Jamie Noble Frier, also known as The Noble Artist, is a digital artist hailing from Sussex and is now turning his hand to board game design, with his first major foray: Hero Master. I met Jamie at UK Games Expo and he very kindly offered to give me a personal tour through the game as it stood, using Tabletop Simulator. After much time wrangling between the two of us, we finally got it scheduled in and I asked Nathan to join us digitally. The result of this is over two hours of video taken from that playthrough that we need to condense, do a voiceover for and release on our YouTube channel. Video aside, Jamie’s Kickstarter is now up and running and we thought it would be a great time to do a little overview of the game, which in my opinion is well worth buying.
- Number of Players: 2-4
- Approx Playtime: 45-60 mins
- Age advisory: 14+
- Price: £29
- Kickstarter end date: 17th October 2018
- Estimated Delivery: June 2019
- Board Game Geek
- Kickstarter link
You’ve always been picked last for adventuring parties. Maybe your reputation precedes you, or your habit of forgetting which end of the sword is the pointy one. But fortune has smiled upon you! A dragon has nested nearby… This is the perfect opportunity to make some gold and become a respected adventurer!
But as you stir from your daydream, the dust settles in the tavern and you realise that the parties have all left without you again. All that is left are the same vacant faces looking back at you: the flat-footed Rogue who can’t even chew quietly, the Barbarian with less spatial awareness than a short-sighted rhino and the Halfling, well, the Halfling is asleep.
As a party of adventurers, you actually can’t stand each other and as much as you will use each other for support, you will take every opportunity you can to backstab each other, so that you can have all the gold and glory for yourself.
Currently, the game supports four players, each person taking a random race form the selection of Elf, Human, Dwarf and Halfling and a randomised class chosen from Barbarian, Wizard, Priest and Rogue. These get their own set of cards that relate to the race and class, which are then shuffled together to form the individual players’ deck. These decks are made up of Attack and Bungle cards that relate to the relevant race and class. From there the game is played out in this order:
- Pick a location
- Fill the location with monsters, gold and treasure (depicted by the location)
- Party leader picks a monster to fight
- Lay out your attack or bungle another players attack
- Keep playing cards until you all decide you are ready to attack the monster
- Resolve the attacks (Party Leader goes first then clockwise)
- The person who kills the monster gets the gold (if any) and to pick from the treasure
You repeat this until the dragon, (the big end of dungeon boss,) turns up. This declares the final dungeon of the game but it’s a big battle, so prepare yourself.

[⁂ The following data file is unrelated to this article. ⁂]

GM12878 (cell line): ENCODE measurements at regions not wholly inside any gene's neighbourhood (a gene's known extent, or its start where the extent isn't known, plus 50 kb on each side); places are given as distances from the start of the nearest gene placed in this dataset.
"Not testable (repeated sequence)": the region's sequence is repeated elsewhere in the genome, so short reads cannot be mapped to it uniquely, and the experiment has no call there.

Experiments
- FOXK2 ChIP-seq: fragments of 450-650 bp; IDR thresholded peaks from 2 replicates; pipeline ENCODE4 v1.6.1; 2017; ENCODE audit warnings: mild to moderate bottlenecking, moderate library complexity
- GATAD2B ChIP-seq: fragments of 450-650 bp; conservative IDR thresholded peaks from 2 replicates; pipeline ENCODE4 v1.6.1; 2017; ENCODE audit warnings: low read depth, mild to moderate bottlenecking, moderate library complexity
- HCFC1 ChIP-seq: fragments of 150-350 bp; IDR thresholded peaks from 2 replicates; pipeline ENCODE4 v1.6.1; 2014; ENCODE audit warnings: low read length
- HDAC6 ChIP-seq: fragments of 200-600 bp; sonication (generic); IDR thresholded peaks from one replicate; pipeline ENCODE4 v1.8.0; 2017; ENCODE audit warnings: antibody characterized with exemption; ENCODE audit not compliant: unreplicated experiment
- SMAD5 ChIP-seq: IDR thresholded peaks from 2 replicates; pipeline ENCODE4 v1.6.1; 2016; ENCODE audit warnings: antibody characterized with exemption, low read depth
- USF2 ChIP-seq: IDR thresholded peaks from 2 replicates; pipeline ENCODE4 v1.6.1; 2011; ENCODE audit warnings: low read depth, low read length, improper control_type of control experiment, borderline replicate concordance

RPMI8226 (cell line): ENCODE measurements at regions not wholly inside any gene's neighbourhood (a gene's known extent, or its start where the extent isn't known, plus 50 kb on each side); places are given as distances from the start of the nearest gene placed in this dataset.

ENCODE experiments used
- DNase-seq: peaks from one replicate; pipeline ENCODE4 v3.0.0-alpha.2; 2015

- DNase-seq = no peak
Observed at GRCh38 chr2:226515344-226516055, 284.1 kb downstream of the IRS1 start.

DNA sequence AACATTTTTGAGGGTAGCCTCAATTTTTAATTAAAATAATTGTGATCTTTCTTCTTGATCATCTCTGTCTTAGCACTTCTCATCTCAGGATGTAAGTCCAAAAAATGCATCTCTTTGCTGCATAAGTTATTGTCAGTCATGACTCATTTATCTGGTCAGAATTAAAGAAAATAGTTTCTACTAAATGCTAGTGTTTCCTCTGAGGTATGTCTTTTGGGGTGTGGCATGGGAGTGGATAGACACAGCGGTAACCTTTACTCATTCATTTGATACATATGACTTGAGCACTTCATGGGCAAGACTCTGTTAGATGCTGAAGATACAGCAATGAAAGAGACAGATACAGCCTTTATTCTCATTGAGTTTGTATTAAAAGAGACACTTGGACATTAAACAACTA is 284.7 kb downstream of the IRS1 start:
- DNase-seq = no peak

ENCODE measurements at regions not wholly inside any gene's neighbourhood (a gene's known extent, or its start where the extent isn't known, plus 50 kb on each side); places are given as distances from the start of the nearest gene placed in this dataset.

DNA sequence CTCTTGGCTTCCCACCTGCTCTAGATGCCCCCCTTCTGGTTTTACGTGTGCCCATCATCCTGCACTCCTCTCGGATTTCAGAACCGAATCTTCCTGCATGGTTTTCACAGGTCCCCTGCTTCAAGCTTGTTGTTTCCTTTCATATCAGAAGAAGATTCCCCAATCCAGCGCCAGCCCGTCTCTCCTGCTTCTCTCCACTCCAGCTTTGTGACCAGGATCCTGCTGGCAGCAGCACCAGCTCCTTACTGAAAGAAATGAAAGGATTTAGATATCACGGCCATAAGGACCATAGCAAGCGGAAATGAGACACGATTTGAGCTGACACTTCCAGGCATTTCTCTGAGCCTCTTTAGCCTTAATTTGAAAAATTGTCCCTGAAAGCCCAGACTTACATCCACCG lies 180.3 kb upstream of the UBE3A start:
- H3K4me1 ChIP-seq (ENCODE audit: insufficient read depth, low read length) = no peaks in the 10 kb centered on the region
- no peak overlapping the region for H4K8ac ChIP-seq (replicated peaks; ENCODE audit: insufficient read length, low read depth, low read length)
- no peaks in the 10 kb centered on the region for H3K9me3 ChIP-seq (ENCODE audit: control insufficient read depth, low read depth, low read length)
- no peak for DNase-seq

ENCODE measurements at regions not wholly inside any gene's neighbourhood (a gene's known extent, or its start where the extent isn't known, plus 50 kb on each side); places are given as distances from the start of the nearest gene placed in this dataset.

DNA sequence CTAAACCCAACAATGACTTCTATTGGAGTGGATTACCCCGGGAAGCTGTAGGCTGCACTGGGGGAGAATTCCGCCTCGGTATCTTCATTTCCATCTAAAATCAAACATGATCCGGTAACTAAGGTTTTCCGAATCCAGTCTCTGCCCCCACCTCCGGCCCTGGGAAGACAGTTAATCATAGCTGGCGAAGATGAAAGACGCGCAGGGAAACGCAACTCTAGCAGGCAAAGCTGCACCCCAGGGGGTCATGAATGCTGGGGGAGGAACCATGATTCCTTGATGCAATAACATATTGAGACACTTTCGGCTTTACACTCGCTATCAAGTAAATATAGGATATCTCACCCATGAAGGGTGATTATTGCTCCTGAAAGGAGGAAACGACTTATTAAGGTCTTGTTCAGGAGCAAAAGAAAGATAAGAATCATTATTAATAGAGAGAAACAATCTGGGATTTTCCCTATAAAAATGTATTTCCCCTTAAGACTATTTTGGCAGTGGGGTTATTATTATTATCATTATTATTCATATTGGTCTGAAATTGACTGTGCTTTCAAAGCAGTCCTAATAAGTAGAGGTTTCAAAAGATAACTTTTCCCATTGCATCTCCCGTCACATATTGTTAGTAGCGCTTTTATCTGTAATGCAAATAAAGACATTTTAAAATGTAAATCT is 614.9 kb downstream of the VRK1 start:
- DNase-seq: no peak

Attacking, Bungles & Being attacked
When preparing to attack a monster, you need to aim to beat one of their defences with your attack and then get past their armour. You can choose any of the four regular types; regular, fire, ice and spirit but beware as your fellow players may
“accidentally” get in your way by playing one of their bungle cards. If your attack is not equal to or higher than the monsters, then the attack automatically fails but you receive no penalty. However, if your attack is good then roll two D20’s, one for your armour class and one for the monsters. Should you beat the monsters armour class then the monster dies and you get to help yourself to the loot. If the monster hits you then you indeed take damage from the encounter, as listed by the numbers on the card. Should your attack miss at this stage, then you have a chance of being hit by the ambusher if there is one. So you could sustain yet more damage and if you’re not playing a Barbarian, then the damage is not your friend.
One of the other elements pulled in from D&D is the concept of a critical fail. Playing certain attacks or bungles may increase your chances of hitting a critical fail and Hero Master has a bunch of cards dedicated to the critical fail. These can be a hindrance or helpful if you manage to activate one. They add another random element to the game and can cause a pretty critical turning point.
Beating a designer at their own game is something special, but I want to put it out there and say that this did not sway my decision to invest in the game. My mind was actually made up during play. It was the minute that I realised that I can seriously begin to lean into my characters traits. I was playing a Human Barbarian and as soon as I learned to be a bit more reckless and run in there, screaming with an axe as my friend that is where the fun really began. Then the delicious moments of being able to bungle the other players’ plans, watching those bungles come to fruition and see their plan foiled, so that you can step in and grab the loot. It was equally joyful to see Jamie and Nathan play their relevant ploys and witness just how powerful being the party leader can be.
All in all, Hero Master is a great card-based game. Jamie has done a fantastic job; not only is the artwork fantastic, but the theme of the game is strong throughout. The cards provide a lovely tongue-in-cheek humour and sarcastic prods at traditional D&D.
We would like to extend our thanks again to Jamie for letting us play a preview of the game. We wish him all the luck with the Kickstarter. If you want any more information you can check out the Hero Master Facebook page. Send us any feedback on the game, this review, or anything else. Alternatively if you know of a Kickstarter project that we should look at, get in touch via our comments section or contact us over Facebook and Twitter.